Thank you to Trish Collins at TLC Book Tours for inviting me to be a part of the blog tour for Le Deal by J. Byrne Murphy! I was provided with a free copy of this book in exchange for an honest review.
Le Deal: How a Young American, In Business, In Love, and in Over His Head, Kick-Started a Multibillion Dollar Industry in Europe (affiliate link)
J. Byrne Murphy
Originally published August 19, 2008
Le Deal is an adventure story involving raw entrepreneurship, high-level politics, and a young American family in foreign lands. It is the true story of Byrne Murphy, a businessman who abruptly moves to Paris with his wife and baby daughter in a quest to reignite his career and his fortunes. He quickly finds himself up against strange and powerful forces for which he is ill prepared.
Just days after landing in France, Byrne reads that the newly installed prime minister has declared a moratorium on all new retail development, apparently snuffing out Byrne’s proposed new venture---discount fashion malls---before it’s even started. He and his company will engage in a mano a mano struggle with the prime minister (which reaches all the way to France’s Supreme Court); encounter a ruthless political ambush in Germany by the soon-to-be chancellor, Gerhard Schroeder; and face a threatening (“Is this the Mafia?”) would-be partner in Italy. Counterbalanced against these are a series of mostly charming encounters with nearly all members of the British Royal Family, capped off by a tour with Her Royal Majesty, Queen Elizabeth II, which nearly ended in a royal embarrassment of epic proportions.
Byrne and his wife, Pamela, experience the joys and risks of living and growing their family in foreign lands. From proposals for dalliances to a harrowing experience with a local and dangerous disease during pregnancy, they are reminded time and again that surprises can be ever present in foreign cultures.
Over eight years the company (McArthurGlen Europe) grew from nothing to generating approximately a billion dollars in sales from 11 centers across Europe. Those efforts created nearly 8,000 jobs, opened 1,500 stores featuring 500 brands, attracted nearly 40 million shopping visits per year, and spawned an array of competitors. In short, an industry.
Along the way, the author learns what he, and Americans in general, do and do not know about life beyond our borders. The book ends with a message about the need for twenty-first-century Americans who work in international affairs to truly take “context” into account; to realize, in our quest to accomplish more in less time, that investing the time to understand the nuances of foreign cultures with which one may be working is a key to prospering in this multicultural, polyglot, interconnected, globalized world. - from Goodreads
Looking for new business opportunities in the early 1990s, J. Byrne Murphy joined McArthurGlen to help them launch their designer outlet model in Europe. Since it had been so successful in America, he assumed the same would follow in Europe, but he and his team ran into more problems than they ever dreamed.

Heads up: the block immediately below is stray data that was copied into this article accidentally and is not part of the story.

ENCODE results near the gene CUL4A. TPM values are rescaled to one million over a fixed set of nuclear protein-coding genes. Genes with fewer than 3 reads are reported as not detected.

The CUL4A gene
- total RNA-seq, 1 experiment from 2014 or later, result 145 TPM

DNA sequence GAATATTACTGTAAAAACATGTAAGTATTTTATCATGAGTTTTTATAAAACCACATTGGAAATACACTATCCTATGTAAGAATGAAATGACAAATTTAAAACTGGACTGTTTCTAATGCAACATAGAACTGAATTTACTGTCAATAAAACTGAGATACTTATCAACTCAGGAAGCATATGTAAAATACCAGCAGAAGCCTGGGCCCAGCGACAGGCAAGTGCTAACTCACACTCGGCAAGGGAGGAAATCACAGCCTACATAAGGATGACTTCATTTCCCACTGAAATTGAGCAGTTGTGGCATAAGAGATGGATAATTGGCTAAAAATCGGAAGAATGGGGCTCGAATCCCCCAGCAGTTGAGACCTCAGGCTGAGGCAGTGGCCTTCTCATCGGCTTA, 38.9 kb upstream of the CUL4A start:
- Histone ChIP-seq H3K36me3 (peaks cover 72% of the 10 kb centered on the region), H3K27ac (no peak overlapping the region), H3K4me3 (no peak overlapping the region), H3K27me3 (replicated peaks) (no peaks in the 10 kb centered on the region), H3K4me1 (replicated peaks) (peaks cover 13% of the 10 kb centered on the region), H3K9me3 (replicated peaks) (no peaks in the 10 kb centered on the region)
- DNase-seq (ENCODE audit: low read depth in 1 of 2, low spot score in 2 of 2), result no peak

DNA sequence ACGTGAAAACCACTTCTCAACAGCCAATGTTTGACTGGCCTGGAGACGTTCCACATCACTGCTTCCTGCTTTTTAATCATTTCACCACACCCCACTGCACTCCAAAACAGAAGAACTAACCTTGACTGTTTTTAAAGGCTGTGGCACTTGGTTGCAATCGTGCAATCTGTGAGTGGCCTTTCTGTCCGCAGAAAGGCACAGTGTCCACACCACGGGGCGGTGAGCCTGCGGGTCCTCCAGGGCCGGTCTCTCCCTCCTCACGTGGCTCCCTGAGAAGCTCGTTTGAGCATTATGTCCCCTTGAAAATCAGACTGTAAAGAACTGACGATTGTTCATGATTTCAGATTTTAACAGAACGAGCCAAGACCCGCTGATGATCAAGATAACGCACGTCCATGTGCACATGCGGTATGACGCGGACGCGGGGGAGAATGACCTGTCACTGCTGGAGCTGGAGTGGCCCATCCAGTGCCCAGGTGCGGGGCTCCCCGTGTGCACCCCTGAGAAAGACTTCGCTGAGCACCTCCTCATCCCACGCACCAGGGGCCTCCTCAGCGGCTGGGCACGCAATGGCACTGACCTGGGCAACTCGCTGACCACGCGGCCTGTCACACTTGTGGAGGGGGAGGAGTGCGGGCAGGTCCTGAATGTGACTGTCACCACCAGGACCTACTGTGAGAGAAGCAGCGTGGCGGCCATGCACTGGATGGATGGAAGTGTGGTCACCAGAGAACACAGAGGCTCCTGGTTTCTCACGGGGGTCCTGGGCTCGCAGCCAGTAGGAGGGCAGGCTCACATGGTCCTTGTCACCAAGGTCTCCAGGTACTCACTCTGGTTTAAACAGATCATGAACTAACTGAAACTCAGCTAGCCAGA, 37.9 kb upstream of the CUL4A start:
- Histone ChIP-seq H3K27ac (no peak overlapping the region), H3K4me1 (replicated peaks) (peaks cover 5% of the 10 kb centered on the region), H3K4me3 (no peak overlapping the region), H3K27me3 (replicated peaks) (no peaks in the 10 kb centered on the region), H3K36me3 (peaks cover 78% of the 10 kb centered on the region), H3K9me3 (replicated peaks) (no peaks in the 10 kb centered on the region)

What I didn't love about this book:
- Very little! I may not have been the target audience for this book, as it may be more geared towards business-oriented readers, so in some areas the concepts went a little over my head.
- A lot of the narrative focused on Murphy's work in France, trying to open an outlet in a small town, somewhat to the detriment of the rest of the book, as it felt like he glossed over or sped through his experiences in countries such as Germany and Italy. I would also like to know how the company fared in other places that were only mentioned in passing.
- There are a lot of people to keep track of; obviously, they're all important to Murphy and his experiences, but for someone on the outside, it was difficult at times to keep them all straight.
What I enjoyed about this book:
- Murphy has a great writing style. It's very approachable and this memoir often reads like a novel.
- While he shares his great successes, he isn't afraid to admit when he made mistakes. He willingly points out his naivete about doing business in a foreign country and the things he wished he had known or taken the time to learn before diving in.
- This book is a great inside look at what it's like to try to start a business in another country. Murphy and his team learn that what works here in the United States doesn't necessarily work elsewhere. He talks about the nuances of local politics, knowing the right people, and staying the course. It was really amazing to see how some of the discount designer outlets took literally years to get up and running, and most ended up being wildly successful, even though there were a lot of local pressures and doubts.
If you have an interest in business, and particularly what it's like to start one in a foreign country, I'd highly recommend this book! 4 stars